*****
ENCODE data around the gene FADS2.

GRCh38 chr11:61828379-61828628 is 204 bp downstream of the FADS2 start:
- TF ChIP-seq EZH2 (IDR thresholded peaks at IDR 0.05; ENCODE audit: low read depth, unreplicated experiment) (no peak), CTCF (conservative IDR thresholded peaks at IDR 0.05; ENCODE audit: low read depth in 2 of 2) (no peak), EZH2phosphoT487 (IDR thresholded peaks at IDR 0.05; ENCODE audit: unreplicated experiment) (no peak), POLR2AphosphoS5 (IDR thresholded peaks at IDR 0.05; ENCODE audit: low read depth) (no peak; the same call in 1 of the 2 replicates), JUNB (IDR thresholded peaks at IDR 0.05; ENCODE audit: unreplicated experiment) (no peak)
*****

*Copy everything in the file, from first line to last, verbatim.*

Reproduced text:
ENCODE data around the gene FADS2.

GRCh38 chr11:61828379-61828628 is 204 bp downstream of the FADS2 start:
- TF ChIP-seq EZH2 (IDR thresholded peaks at IDR 0.05; ENCODE audit: low read depth, unreplicated experiment) (no peak), CTCF (conservative IDR thresholded peaks at IDR 0.05; ENCODE audit: low read depth in 2 of 2) (no peak), EZH2phosphoT487 (IDR thresholded peaks at IDR 0.05; ENCODE audit: unreplicated experiment) (no peak), POLR2AphosphoS5 (IDR thresholded peaks at IDR 0.05; ENCODE audit: low read depth) (no peak; the same call in 1 of the 2 replicates), JUNB (IDR thresholded peaks at IDR 0.05; ENCODE audit: unreplicated experiment) (no peak)